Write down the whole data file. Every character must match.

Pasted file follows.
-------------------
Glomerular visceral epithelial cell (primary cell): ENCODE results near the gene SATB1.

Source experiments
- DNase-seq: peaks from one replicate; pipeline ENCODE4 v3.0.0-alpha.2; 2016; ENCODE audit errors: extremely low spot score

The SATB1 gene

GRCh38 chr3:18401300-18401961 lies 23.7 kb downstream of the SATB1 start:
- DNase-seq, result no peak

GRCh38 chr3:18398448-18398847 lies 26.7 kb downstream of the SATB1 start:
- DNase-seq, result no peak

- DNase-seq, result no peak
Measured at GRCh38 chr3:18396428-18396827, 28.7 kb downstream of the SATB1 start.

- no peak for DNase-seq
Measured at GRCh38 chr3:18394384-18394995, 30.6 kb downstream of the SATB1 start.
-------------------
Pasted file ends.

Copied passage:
Glomerular visceral epithelial cell (primary cell): ENCODE results near the gene SATB1.

Source experiments
- DNase-seq: peaks from one replicate; pipeline ENCODE4 v3.0.0-alpha.2; 2016; ENCODE audit errors: extremely low spot score

The SATB1 gene

GRCh38 chr3:18401300-18401961 lies 23.7 kb downstream of the SATB1 start:
- DNase-seq, result no peak

GRCh38 chr3:18398448-18398847 lies 26.7 kb downstream of the SATB1 start:
- DNase-seq, result no peak

- DNase-seq, result no peak
Measured at GRCh38 chr3:18396428-18396827, 28.7 kb downstream of the SATB1 start.

- no peak for DNase-seq
Measured at GRCh38 chr3:18394384-18394995, 30.6 kb downstream of the SATB1 start.